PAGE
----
Debate tests candidates for Fairfield Board of Finance, Board of Ed

The four candidates for Board of Finance faced off at Wednesday's debate.

The four candidates for Board of Finance faced off at Wednesday’s debate.

Rachel Scharf / Hearst Connecticut Media

FAIRFIELD — Candidates for the Board of Finance and Board of Education faced off Wednesday night in the second debate of the campaign season.

Audience-generated questions asked candidates about issues including funding building projects and potential redistricting.

The debate, hosted by the League of Women Voters and moderated by veteran member Charlotte Garrell, followed the Oct. 2 PTA debate for Board of Education candidates.

Wednesday night began with the four candidates for the Board of Finance discussing their visions for the town’s fiscal stewardship.

Two incumbents and two newcomers are competing for three seats on the Board of Finance; Mary LeClerc (R) and Elizabeth Zezima (D) are seeking re-election, with Jack Testani (R) and Lori Charlton (D) rounding out both tickets.

The candidates agreed on a number of general town needs, such as responsible budgeting and marketing Fairfield to new business. In response to a question about how to avoid increasing taxes, all the candidates refrained from hypothetically choosing any town service to cut, saying doing so would have to be a strategic, deliberate decision by the Board.

On more specific issues, however, the candidates split along party lines. Republicans LeClerc and Testani both defended the Board’s June vote to approve Mill Hill as a 441-size school rather than the Board of Education’s requested 504, citing the cost of maintaining extra space that they said was not supported by enrollment projections.

Democrats Zezima and Charlton, meanwhile, both said they should have voted for a 504-size, noting the minimal cost difference and the need to plan for long-term town growth.

“I believe that it was a decision that was pennywise and kind of foolish,” Charlton said of the vote.

The candidates’ closing statements, too, differed by parties, with both Republicans bringing up the financial ramifications of the town’s ongoing fill testing process.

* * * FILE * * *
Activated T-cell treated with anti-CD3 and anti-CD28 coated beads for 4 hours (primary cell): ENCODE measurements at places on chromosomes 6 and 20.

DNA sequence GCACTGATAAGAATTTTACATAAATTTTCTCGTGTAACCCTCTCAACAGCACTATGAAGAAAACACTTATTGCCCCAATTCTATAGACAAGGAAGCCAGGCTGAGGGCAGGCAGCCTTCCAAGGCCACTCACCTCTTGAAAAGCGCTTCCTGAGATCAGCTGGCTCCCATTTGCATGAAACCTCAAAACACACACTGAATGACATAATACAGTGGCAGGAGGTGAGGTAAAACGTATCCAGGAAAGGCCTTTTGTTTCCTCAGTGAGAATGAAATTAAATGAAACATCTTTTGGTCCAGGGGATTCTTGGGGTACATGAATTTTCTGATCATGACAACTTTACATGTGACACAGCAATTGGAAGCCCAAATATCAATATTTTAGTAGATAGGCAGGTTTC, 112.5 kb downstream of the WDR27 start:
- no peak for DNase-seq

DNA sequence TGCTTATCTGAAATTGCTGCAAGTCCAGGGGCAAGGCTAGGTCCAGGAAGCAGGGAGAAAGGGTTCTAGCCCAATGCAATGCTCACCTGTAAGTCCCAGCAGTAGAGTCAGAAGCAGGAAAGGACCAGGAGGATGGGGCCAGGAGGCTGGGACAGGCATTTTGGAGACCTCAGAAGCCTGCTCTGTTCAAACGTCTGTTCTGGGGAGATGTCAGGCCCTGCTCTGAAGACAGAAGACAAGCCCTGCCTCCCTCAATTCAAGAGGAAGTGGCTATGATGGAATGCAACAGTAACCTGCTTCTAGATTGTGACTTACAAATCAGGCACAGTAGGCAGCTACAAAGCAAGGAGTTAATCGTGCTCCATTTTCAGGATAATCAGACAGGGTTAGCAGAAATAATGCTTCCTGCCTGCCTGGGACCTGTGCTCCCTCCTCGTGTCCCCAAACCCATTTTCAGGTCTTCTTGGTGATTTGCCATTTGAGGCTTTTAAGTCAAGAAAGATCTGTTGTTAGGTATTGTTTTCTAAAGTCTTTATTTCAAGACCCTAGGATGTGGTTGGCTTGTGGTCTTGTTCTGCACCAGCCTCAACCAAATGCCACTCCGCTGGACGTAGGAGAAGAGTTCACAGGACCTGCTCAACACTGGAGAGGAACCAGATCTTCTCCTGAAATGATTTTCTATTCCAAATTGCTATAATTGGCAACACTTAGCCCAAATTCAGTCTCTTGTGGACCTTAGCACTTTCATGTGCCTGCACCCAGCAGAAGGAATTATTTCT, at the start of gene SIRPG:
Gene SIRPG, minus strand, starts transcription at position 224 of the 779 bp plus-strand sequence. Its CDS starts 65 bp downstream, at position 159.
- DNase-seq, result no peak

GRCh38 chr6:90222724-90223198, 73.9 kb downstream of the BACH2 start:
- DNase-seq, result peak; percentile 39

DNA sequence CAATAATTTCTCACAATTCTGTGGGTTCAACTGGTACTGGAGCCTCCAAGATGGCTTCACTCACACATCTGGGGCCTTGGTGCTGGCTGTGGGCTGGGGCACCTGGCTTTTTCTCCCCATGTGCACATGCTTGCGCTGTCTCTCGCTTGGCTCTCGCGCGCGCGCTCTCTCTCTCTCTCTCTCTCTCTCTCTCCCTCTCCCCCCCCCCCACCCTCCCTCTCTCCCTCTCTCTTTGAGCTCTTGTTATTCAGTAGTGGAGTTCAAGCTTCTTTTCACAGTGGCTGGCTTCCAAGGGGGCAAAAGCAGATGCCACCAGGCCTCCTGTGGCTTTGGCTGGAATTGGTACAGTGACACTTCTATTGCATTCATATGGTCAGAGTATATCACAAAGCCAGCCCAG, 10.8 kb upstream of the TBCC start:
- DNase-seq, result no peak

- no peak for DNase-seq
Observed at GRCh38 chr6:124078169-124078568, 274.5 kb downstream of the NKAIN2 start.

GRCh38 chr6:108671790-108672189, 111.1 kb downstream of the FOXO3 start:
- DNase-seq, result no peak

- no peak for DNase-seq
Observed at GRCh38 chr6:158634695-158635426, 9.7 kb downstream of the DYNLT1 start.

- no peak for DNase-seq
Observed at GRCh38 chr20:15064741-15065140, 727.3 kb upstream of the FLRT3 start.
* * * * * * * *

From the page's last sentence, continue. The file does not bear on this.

“I will continue to oversee the review into how our internal control procedures allowed the issues related to the fill pile to occur,” said LeClerc, who currently chairs the Board of Finance’s Audit Committee.

Neither Democratic candidate, meanwhile, brought up the fill pile in her statement. Instead, both Zezima and Charlton discussed the need for the Board to foster a greater bi-partisan atmosphere of collaboration.

On the Board of Education side, the six candidates for five seats discussed issues facing Fairfield Public Schools.

Incumbents Jennifer Maxon Kennelly (D), Christine Vitale (D), Jessica Gerber (D) and Trisha Pytko (R) are running for re-election, along with newcomers Bonnie Rotelli (R) and Suzanne Cox-Testani (R).

The candidates discussed many of the same issues they had at their Oct. 2 debate, including student mental health, special education and school safety.

The hot-button issue of redistricting came up again, with all the incumbent candidates saying they are hesitant to redistrict but open to reviewing all options presented by the consultants currently enlisted to study the situation.

Rotelli and Testani both expressed more aversion to redistricting and spoke in favor of maintaining neighborhood schools.

“I believe in neighborhood schools, and I believe that if you can walk to a school you should be able to do that,” Rotelli said.

They also addressed the schools’ feeder patterns into middle and high school, with all candidates agreeing that they should strive to maintain the status quo and not break up communities.

The League of Women Voters’ next debate, featuring the candidates for First Selectman and Selectman, will take place at 7:30 p.m. on Wednesday, Oct. 23 at Fairfield Woods Middle School.